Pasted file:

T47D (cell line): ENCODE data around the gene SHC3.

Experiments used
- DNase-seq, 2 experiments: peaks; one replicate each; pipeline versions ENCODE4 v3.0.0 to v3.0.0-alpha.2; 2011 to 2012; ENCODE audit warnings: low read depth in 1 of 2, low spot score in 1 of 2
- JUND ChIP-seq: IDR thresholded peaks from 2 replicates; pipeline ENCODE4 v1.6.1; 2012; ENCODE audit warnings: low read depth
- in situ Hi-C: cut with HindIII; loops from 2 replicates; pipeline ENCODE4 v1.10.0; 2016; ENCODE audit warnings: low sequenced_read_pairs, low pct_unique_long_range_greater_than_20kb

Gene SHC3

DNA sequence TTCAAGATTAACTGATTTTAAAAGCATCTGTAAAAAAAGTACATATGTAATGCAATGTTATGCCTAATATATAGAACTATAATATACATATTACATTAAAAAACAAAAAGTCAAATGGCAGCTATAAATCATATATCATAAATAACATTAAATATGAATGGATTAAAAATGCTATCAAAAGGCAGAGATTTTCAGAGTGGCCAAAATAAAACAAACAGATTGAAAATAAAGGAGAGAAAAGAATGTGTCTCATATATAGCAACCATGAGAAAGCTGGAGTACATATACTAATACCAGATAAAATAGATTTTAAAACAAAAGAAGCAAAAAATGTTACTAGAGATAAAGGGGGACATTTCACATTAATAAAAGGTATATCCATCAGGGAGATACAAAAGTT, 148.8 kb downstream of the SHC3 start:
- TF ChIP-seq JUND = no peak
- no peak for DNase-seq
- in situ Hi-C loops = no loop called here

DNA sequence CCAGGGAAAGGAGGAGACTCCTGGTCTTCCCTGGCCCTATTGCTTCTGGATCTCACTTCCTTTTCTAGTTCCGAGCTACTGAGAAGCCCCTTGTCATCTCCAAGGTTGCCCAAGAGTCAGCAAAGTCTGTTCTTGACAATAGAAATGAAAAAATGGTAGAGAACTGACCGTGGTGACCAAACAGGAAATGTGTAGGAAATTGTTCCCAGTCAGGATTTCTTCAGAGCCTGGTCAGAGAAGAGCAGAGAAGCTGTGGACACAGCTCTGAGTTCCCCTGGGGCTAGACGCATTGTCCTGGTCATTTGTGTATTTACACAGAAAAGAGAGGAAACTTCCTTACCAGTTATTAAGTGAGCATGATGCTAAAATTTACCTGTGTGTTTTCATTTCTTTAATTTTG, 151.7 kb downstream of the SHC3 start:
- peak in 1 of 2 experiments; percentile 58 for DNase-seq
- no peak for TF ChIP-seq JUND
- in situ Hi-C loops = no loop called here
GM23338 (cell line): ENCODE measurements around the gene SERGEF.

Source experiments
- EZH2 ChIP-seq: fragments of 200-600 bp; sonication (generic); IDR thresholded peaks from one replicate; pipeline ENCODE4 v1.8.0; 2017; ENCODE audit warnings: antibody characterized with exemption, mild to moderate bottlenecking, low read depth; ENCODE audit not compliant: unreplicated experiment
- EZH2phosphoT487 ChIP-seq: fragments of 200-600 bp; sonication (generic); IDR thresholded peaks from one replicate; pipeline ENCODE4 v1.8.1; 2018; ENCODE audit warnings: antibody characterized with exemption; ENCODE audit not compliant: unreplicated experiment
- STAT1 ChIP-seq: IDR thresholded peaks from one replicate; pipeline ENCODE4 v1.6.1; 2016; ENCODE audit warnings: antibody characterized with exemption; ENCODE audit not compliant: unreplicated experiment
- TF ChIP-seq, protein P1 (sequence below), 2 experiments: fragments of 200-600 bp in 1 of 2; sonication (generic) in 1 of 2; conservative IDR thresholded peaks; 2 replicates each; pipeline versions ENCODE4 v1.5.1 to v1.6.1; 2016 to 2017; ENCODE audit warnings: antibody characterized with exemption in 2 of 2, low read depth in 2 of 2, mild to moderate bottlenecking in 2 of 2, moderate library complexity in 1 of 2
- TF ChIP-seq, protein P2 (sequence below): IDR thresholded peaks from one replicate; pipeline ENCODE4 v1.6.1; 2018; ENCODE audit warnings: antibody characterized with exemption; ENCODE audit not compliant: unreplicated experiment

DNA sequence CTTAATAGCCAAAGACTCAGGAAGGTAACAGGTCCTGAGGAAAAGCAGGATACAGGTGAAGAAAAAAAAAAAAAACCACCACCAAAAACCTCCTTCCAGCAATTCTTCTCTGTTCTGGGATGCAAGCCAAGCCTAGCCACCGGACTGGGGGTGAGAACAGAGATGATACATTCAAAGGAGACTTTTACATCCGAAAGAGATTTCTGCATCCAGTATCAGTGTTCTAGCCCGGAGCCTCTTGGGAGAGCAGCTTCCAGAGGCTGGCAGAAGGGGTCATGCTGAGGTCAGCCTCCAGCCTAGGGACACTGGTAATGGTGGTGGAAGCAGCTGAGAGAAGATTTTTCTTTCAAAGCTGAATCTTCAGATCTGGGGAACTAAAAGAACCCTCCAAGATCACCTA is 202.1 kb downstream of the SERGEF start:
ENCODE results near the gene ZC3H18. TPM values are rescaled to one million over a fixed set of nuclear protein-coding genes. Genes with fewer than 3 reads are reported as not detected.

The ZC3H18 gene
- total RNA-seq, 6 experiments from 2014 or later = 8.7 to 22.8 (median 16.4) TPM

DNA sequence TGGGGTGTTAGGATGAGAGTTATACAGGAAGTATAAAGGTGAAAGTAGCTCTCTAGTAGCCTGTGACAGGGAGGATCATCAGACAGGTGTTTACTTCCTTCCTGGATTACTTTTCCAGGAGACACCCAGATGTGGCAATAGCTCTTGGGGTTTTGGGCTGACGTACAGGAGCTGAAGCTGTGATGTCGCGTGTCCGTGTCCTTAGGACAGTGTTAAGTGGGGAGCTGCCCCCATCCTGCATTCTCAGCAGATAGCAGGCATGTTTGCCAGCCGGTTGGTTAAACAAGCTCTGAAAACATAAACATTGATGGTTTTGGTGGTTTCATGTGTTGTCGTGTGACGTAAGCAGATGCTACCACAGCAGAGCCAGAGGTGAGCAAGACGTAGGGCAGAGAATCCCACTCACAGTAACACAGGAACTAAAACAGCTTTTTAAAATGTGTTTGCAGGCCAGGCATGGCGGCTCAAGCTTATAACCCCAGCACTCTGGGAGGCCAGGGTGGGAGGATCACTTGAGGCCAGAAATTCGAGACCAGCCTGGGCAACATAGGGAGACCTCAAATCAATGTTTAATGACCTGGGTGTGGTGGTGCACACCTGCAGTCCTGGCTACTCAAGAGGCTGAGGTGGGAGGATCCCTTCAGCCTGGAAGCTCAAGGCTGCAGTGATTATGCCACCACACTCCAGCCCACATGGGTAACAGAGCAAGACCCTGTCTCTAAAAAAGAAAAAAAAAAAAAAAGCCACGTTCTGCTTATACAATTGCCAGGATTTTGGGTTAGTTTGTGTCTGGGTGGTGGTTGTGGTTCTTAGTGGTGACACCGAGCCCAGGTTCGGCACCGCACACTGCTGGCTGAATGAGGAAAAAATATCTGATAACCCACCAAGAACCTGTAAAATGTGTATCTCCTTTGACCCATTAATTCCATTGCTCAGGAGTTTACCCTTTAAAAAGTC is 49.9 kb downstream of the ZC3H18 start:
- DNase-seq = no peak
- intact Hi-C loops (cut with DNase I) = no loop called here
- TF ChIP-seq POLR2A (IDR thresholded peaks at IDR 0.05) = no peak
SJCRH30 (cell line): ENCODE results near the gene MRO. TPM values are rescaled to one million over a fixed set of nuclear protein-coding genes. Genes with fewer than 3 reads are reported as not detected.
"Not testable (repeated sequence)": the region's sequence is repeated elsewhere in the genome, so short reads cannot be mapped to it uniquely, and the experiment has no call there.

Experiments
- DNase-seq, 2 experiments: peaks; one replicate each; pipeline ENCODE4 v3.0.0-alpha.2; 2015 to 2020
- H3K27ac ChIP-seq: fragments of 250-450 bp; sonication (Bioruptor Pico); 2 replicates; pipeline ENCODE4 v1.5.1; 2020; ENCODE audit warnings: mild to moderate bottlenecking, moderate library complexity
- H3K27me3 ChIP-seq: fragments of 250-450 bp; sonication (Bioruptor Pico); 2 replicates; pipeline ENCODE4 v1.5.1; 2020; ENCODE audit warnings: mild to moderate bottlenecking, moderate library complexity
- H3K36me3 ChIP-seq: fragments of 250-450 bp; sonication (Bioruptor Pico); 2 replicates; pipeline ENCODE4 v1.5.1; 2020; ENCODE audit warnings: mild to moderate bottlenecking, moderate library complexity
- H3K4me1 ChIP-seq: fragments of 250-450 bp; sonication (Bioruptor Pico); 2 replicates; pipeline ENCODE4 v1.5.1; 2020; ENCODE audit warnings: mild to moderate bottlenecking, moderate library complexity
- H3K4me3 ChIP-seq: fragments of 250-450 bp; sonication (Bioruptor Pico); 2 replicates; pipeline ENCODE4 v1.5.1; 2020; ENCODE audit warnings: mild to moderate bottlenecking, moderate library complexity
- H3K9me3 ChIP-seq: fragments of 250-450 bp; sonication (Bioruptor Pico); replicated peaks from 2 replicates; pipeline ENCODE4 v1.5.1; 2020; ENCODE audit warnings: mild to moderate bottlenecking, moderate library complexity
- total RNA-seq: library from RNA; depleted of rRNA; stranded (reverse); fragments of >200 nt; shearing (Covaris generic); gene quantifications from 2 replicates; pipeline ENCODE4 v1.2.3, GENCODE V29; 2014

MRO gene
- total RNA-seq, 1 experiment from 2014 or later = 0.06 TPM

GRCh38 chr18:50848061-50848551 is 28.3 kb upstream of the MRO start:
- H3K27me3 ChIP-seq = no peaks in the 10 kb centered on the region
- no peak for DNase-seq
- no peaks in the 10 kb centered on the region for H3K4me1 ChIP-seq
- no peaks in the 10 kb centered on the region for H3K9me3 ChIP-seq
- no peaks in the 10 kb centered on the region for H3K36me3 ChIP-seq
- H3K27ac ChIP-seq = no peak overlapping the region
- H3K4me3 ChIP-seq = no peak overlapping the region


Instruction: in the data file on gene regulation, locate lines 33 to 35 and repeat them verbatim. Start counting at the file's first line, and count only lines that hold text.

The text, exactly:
- DNase-seq, 2 experiments: peaks; one replicate each; pipeline ENCODE4 v3.0.0-alpha.2; 2015 to 2020
- H3K27ac ChIP-seq: fragments of 250-450 bp; sonication (Bioruptor Pico); 2 replicates; pipeline ENCODE4 v1.5.1; 2020; ENCODE audit warnings: mild to moderate bottlenecking, moderate library complexity
- H3K27me3 ChIP-seq: fragments of 250-450 bp; sonication (Bioruptor Pico); 2 replicates; pipeline ENCODE4 v1.5.1; 2020; ENCODE audit warnings: mild to moderate bottlenecking, moderate library complexity